I think people tend to focus on Christianity in the west, what's more interesting is Christianity everywhere else, like the explosive growth of Christianity in China, where there are currently more Christians than card holding members of the communist party. Where as Christianity hasn't made as much inroads in India. This particular discrepancy has almost next to nothing to do with education, but rather unlike China India already has a rich religious traditions that Christian evangelism has had a difficult time penetrating, where in China there's very little viable competition.

I remember reading about the early success of Christianity in Sri Lanka, which led to counter reformation of Buddhism, led by the former Christian, and buddhist convert, Henry Steel Alcott, who molded Sri Lankan buddhism to be more like Catholicism, more organized, and more dedicated to particular doctrines, and this was effective in counter acting the growth of Christianity.

It does really seem to be in large part a matter of competition, more so than anything else. At least in other parts of the world. Where is in the west, it's more a question of the law of diminishing returns.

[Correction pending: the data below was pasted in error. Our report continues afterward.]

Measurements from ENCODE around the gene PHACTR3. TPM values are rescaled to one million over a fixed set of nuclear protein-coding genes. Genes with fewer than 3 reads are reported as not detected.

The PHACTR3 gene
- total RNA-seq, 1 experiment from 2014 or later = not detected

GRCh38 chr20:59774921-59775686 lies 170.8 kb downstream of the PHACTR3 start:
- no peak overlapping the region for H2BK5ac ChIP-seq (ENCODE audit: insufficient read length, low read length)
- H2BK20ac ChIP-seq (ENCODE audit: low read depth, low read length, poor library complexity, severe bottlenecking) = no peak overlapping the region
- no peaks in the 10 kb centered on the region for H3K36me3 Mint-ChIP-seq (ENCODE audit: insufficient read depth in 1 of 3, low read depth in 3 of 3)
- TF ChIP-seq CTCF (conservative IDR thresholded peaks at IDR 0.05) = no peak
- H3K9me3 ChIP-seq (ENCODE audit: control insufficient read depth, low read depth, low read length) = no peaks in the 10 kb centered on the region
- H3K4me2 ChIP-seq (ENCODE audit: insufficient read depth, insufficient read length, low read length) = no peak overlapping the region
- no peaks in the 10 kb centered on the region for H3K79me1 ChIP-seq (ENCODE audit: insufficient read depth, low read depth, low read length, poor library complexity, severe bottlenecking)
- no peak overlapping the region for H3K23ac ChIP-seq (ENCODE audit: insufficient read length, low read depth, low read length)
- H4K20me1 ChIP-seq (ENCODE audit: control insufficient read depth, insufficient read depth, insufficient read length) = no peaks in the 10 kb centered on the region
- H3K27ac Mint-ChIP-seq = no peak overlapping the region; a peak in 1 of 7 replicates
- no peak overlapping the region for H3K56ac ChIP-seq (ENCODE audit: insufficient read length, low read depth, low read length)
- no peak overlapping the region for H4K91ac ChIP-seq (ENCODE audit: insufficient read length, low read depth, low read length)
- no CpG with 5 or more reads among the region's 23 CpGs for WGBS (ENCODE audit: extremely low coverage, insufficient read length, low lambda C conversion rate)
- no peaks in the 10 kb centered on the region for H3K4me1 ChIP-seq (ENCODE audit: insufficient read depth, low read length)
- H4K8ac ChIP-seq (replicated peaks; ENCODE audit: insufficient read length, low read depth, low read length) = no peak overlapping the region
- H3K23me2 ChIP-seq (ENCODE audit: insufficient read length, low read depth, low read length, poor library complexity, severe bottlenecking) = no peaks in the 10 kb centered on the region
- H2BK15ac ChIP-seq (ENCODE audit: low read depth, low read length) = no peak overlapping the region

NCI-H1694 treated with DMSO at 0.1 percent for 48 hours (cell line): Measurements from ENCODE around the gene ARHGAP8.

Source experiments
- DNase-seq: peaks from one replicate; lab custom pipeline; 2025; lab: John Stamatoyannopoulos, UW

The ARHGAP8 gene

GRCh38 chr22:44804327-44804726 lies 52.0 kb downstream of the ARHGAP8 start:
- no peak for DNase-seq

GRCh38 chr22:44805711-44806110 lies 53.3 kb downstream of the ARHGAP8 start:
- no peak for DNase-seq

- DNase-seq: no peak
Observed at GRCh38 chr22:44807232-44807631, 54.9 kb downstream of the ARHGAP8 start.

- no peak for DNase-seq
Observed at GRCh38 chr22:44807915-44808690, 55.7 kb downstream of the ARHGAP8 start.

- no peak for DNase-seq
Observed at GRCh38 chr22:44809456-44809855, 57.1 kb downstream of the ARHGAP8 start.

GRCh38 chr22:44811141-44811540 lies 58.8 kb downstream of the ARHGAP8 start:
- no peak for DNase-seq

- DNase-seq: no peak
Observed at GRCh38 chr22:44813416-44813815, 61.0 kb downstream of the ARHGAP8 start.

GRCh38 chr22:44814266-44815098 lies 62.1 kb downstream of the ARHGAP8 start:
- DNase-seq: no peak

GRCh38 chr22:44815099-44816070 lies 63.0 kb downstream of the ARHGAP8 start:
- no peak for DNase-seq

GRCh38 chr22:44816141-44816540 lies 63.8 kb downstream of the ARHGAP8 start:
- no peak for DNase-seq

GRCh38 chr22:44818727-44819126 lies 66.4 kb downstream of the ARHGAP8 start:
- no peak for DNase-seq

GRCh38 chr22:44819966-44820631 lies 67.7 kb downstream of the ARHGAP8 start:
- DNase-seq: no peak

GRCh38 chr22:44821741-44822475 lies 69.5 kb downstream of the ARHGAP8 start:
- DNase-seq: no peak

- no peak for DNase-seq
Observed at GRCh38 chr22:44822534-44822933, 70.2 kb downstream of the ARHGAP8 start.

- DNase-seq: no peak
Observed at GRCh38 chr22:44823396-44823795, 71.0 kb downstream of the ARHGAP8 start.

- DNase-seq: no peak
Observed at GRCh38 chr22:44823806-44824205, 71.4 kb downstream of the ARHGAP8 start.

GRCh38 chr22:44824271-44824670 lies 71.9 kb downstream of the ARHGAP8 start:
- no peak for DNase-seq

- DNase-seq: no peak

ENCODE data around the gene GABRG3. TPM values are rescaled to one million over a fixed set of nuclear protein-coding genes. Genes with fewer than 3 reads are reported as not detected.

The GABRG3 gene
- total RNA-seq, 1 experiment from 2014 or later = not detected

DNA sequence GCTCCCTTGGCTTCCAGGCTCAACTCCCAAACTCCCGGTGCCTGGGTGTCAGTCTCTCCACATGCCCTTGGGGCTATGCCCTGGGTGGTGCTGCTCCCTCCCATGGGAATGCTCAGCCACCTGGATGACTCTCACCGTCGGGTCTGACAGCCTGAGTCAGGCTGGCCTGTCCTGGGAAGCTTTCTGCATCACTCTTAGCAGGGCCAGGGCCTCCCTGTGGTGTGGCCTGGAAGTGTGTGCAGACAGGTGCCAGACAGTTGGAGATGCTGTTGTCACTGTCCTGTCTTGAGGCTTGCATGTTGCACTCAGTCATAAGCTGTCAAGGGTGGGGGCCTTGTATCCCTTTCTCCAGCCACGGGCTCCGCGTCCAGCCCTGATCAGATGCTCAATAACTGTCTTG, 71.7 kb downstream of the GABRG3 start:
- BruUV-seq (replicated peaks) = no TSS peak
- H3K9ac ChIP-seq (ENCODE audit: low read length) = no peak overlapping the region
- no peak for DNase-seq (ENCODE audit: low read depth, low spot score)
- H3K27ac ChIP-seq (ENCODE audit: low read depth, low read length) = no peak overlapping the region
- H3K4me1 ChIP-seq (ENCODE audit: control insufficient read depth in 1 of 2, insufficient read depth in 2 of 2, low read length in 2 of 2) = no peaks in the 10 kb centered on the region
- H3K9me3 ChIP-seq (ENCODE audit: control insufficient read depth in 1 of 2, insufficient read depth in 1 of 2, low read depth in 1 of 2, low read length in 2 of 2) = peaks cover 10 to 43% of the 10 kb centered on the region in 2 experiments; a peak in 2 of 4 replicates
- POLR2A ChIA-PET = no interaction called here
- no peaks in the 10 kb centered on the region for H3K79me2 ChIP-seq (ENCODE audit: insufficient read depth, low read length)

And even in the west the decline of Christianity, can't really be attributed to rising education, since the most steepest decline, and the growing population of the nones, are primarily the less educated, lower income individuals, while the college educated population of church going religious folks, hasn't declined much at all for the past four decades.

"Tell me, muse, of the storyteller who has been thrust to the edge of the world, both an infant and an ancient, and through him reveal everyman." ---Homer the aged poet.

"In Him was life, and the life was the Light of men. The Light shines in the darkness, and the darkness did not comprehend it."
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27-01-2016, 10:17 AM
RE: What has given Christianity its staying power?